The saga has more twists and turns than a sack full of snakes and without some detailed knowledge of accountancy, tax law and the shifting quicksand of sectarian and Scottish football politics it is almost impossible to follow - but the pioneering Rangers Tax Case blog is probably the best place to start... if you want your brain to explode.
It is of course all under-pinned by 'financial realities'. It comes down to cash and the fear of losing it through the Sky TV deal, the SFA's chief source of funding. Scottish football's problems stems from the massive financial imbalance between the Old Firm and the rest and structures have grown around that that protect the status quo. As in England, the bottom line has formed a noose around clubs dependent on crumbs off the top table.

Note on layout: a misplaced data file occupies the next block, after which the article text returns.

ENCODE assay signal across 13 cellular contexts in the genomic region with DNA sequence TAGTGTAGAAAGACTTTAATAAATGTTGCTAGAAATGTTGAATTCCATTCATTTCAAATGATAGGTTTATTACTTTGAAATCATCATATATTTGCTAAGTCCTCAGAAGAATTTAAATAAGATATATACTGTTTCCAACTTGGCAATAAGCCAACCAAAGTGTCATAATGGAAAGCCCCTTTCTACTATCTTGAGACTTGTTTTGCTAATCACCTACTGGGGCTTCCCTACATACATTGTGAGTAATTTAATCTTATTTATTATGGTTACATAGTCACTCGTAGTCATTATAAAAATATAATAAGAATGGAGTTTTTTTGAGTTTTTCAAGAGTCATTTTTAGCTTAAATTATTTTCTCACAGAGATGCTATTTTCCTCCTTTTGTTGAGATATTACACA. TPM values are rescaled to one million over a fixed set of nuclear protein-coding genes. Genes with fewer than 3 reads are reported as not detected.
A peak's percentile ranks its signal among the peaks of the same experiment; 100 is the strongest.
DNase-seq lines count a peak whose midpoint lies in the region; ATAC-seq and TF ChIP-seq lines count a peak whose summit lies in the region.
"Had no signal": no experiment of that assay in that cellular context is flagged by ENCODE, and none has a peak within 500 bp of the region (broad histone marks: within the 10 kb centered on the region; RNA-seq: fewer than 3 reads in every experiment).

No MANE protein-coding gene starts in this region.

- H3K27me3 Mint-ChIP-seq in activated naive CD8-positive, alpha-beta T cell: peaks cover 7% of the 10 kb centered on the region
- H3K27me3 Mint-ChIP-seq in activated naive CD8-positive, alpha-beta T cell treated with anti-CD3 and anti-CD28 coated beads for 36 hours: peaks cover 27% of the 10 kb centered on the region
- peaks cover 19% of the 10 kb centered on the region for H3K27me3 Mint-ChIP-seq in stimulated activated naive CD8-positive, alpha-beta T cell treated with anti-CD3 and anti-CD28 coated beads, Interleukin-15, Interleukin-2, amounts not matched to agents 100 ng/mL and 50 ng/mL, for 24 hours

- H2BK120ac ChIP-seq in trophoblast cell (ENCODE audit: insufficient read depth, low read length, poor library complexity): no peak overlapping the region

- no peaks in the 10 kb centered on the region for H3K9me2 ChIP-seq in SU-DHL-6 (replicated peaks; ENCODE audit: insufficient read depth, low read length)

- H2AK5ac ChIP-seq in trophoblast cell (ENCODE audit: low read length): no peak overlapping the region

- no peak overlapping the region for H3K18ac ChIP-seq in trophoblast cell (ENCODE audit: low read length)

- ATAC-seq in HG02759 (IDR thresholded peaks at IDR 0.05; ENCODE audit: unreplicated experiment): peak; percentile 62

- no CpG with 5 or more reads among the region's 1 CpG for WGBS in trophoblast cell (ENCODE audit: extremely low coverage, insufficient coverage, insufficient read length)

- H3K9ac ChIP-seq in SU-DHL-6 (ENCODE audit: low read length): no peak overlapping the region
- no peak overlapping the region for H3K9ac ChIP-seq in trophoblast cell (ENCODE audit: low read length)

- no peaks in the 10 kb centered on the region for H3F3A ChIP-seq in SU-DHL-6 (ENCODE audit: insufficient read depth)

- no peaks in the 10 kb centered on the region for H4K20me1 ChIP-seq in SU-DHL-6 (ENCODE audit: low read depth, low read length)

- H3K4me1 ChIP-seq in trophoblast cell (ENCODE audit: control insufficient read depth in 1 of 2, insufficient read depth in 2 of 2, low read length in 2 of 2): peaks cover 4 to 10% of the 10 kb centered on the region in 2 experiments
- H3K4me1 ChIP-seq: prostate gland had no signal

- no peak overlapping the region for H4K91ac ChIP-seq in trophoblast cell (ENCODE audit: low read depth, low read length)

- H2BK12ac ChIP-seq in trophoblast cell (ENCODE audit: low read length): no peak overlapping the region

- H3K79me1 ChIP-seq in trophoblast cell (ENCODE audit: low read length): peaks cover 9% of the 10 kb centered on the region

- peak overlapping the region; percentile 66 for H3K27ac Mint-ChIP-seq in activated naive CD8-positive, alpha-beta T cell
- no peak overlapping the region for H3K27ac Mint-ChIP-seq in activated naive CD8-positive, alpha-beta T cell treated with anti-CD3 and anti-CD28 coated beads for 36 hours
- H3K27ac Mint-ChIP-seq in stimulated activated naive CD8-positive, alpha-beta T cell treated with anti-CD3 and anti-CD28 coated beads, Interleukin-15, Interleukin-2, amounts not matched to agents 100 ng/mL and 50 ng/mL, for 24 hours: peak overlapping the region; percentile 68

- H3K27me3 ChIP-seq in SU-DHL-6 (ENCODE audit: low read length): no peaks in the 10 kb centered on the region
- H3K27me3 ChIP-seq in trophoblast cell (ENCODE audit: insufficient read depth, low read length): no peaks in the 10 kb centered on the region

It is all very embarrassing - but you just know that it would be exactly the same South of the border should Manchester United, Arsenal or Liverpool be in a position on the edge of financial implosion. In fact, in England it wouldn't have been dragged out this long. The Premier League would have been dissolved back in May with a new invitation only body set-up as part of a radical restructuring. Maybe with guarantees of future security of the league's economic drivers. The end of relegation maybe. You know it makes sense
As if all that wasn't bad enough for the game there was the depressing but in no way surprising infantile asterisk spattered court case featuring the de facto England captain.